Last month, we barely scratched the surface when we brought to mind some very interesting facets of the public refrigerated warehousing (PRW) industry and the overarching cold-supply food chain. There’s much more to share.
- • The transit period is the most critical part of the cold supply chain. Because there’s less human monitoring of temperature controls, it’s also the weaker link in the chain and where most food spoilage tends to occur.
- • Newer technology is helping with the food transit challenges. This includes time-and-temperature recorders (TTRs) and remote temperature monitoring systems that can be accessed through a Web-based interface and satellite. Under development is an optical kind of sensor that can detect spoilage in food products and help reduce waste and extend shelf life.
- • You might only hear about a few of them, but food recall notices are issued just about daily. They range from the Class I recall—where there’s a strong possibility consumption will cause sickness or even death—to the less-serious Class II and Class III recalls.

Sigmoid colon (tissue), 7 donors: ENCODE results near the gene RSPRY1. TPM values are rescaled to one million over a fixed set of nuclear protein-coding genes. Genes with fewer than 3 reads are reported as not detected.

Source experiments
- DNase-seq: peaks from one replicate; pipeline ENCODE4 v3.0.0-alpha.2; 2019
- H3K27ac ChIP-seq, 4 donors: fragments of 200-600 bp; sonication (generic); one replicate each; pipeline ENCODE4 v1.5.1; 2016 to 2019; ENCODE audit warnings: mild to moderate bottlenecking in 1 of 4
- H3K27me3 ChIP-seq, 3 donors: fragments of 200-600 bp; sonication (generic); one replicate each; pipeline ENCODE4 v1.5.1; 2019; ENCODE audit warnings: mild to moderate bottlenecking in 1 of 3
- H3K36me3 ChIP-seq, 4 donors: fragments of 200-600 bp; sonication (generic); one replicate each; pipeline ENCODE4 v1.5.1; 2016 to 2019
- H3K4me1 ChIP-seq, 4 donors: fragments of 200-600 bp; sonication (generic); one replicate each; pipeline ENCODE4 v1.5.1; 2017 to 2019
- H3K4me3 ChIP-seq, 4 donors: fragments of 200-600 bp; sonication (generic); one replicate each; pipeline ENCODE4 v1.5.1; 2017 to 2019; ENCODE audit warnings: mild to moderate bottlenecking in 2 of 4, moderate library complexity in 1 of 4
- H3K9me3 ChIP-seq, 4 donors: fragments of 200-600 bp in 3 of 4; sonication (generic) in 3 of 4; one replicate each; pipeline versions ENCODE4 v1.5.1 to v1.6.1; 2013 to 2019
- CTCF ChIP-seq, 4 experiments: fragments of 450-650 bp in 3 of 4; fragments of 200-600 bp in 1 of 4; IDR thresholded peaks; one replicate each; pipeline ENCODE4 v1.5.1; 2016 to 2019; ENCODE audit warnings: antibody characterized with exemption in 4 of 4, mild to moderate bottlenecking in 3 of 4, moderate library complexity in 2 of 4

- • In Florida, people in the cold-supply food chain deal with a whole alphabet soup’s worth of regulatory agencies. Just to name a few, there’s the FDA, USDA, USDC, NOAA, FDACS, BFD, FSIS, LEPC, SERC, EPA, and sometimes, the CDC. You can give Google a workout learning the agencies behind these letters.
- • With frozen or refrigerated foods moved by planes, ships, trucks and trains, the cold-supply chain truly is global. At Adams Cold Storage alone, we secure products from South America, South Africa, New Zealand, Vietnam, Malaysia, Europe, and India, in addition to products from all over the USA and Canada.
- • Lastly, have you heard the expression “Fresh, not frozen” when it comes to meats? That’s not necessarily true. While not hard frozen, many meats are shipped and stored at 28 degrees—four degrees below freezing. They have to be so that mouth-watering steak you see at the grocery will be excellent eating after you take it home.
BIO: Ben Adams Jr. is an owner and president of Adams Cold Storage LLC in Auburndale. He has been directly involved in citrus production, warehousing and distribution, as well as state and community support, since 1980. His facility incorporates 200,000 square feet of multi-temperature warehousing, with an extensive expansion project currently under way.